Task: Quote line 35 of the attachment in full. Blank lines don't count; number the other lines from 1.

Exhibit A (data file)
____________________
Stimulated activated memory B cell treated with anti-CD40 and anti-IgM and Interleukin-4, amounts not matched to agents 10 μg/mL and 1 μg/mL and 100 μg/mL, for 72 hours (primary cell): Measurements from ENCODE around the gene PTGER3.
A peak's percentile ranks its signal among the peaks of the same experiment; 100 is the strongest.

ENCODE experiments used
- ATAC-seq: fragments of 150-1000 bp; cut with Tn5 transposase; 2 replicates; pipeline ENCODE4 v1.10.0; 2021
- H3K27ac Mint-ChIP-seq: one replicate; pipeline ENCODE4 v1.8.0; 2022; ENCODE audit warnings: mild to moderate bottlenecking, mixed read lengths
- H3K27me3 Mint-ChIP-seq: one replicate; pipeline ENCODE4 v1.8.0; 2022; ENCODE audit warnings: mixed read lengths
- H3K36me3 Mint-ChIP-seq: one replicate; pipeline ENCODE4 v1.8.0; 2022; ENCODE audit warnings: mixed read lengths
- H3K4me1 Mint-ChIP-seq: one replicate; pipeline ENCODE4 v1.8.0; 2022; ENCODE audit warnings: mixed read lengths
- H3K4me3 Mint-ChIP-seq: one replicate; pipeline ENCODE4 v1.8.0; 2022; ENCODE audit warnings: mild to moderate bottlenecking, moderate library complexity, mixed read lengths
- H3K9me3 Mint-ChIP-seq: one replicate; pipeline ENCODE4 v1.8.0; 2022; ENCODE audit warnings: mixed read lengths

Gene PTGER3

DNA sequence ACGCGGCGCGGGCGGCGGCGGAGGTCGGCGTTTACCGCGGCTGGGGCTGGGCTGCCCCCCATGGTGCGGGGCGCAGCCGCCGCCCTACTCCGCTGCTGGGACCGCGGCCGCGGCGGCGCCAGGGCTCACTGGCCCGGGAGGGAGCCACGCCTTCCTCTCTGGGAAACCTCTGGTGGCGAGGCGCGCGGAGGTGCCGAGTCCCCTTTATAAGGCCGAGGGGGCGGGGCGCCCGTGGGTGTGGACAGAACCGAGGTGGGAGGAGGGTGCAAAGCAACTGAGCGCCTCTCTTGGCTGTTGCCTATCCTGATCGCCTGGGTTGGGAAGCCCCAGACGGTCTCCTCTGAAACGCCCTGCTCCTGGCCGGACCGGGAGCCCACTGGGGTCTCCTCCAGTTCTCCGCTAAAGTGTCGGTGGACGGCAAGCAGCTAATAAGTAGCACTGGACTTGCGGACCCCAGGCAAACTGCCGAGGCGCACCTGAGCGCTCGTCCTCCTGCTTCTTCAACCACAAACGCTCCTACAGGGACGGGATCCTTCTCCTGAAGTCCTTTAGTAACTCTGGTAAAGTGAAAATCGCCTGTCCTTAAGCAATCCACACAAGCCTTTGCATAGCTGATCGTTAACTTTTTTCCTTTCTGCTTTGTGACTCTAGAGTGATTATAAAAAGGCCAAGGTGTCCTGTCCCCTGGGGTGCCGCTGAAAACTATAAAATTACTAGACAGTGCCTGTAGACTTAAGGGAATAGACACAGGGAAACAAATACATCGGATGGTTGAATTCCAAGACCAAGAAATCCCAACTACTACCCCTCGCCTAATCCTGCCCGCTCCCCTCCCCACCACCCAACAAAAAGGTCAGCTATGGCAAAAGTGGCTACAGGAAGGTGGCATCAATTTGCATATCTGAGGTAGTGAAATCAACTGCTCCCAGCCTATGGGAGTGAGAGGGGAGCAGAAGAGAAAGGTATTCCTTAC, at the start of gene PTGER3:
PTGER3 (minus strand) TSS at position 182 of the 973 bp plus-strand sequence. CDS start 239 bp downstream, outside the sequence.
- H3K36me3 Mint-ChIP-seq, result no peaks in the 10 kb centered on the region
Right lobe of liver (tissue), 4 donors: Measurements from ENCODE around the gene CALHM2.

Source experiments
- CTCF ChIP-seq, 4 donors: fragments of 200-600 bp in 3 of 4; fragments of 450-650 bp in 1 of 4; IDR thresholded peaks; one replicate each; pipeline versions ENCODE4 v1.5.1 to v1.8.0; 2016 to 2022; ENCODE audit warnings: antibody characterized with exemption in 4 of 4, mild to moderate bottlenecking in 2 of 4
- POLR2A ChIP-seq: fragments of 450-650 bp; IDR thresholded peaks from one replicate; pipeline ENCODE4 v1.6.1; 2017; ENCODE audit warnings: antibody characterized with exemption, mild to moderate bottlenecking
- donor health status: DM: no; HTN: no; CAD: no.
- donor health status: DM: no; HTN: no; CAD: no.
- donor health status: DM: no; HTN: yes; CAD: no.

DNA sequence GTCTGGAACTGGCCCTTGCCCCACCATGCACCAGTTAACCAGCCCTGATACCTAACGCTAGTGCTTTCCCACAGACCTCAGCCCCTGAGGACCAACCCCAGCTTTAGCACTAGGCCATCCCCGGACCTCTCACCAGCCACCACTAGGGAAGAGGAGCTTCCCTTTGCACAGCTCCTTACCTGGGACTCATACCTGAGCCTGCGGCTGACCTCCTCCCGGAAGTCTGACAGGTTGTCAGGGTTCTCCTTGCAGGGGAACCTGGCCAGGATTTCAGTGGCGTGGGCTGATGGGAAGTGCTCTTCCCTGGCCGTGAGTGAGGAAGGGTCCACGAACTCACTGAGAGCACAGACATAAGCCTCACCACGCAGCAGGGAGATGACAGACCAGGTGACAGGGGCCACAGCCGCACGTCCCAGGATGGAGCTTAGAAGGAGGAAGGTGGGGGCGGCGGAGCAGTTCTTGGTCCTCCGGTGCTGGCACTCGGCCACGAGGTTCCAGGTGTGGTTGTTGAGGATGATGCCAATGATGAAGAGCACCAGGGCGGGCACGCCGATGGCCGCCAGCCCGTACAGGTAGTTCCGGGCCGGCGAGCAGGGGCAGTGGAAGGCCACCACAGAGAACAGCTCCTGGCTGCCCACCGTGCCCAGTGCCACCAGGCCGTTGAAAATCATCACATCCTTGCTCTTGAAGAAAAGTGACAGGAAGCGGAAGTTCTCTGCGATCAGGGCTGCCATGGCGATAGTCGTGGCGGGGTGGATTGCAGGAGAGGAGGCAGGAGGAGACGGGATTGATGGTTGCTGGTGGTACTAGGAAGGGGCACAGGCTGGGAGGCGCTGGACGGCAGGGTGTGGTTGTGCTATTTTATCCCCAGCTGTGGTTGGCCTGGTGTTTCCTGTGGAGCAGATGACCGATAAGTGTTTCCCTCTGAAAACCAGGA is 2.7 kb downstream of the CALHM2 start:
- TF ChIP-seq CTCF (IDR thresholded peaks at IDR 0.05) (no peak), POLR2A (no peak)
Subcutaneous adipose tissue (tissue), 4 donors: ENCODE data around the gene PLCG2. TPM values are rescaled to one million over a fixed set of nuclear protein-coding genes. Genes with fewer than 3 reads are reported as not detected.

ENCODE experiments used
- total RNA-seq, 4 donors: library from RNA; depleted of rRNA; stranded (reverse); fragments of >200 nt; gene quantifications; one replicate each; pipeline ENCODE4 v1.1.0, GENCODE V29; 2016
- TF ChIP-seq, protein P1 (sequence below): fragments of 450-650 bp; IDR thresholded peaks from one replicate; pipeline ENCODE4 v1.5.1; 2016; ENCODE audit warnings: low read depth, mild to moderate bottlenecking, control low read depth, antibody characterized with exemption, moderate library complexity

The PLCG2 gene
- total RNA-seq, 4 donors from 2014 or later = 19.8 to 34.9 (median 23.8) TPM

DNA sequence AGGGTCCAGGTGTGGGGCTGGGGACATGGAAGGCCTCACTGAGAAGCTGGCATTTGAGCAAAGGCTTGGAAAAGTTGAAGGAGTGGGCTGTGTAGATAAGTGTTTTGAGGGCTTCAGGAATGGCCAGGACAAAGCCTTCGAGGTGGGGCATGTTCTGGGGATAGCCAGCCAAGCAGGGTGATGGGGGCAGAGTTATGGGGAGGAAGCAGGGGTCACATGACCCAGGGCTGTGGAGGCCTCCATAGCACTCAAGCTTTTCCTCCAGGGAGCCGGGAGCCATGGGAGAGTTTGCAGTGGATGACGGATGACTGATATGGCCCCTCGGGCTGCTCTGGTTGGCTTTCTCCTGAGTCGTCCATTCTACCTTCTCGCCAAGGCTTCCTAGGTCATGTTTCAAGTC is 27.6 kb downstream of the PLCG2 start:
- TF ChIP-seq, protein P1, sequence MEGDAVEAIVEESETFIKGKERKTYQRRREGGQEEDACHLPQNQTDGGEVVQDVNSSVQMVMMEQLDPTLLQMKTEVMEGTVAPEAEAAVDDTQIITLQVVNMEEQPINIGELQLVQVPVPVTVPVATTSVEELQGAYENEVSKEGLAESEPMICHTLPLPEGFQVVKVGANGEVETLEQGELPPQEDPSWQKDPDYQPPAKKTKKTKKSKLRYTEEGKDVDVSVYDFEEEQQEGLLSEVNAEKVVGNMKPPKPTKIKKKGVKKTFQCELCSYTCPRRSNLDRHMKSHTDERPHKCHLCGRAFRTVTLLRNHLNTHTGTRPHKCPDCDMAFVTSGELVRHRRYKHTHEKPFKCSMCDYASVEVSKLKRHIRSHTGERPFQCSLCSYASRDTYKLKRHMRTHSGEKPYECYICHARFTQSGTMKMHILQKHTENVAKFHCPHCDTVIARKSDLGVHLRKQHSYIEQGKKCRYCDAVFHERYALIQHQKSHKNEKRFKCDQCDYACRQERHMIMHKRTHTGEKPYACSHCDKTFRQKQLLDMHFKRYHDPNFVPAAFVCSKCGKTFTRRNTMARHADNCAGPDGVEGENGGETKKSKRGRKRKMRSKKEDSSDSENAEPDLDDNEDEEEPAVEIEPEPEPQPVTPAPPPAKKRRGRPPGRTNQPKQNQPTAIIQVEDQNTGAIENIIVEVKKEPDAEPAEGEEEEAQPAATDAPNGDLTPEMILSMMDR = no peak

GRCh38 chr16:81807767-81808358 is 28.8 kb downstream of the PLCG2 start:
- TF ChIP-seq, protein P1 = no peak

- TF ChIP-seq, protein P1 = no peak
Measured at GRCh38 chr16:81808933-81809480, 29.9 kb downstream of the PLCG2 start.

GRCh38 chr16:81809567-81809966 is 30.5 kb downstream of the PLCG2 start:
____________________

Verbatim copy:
Measured at GRCh38 chr16:81808933-81809480, 29.9 kb downstream of the PLCG2 start.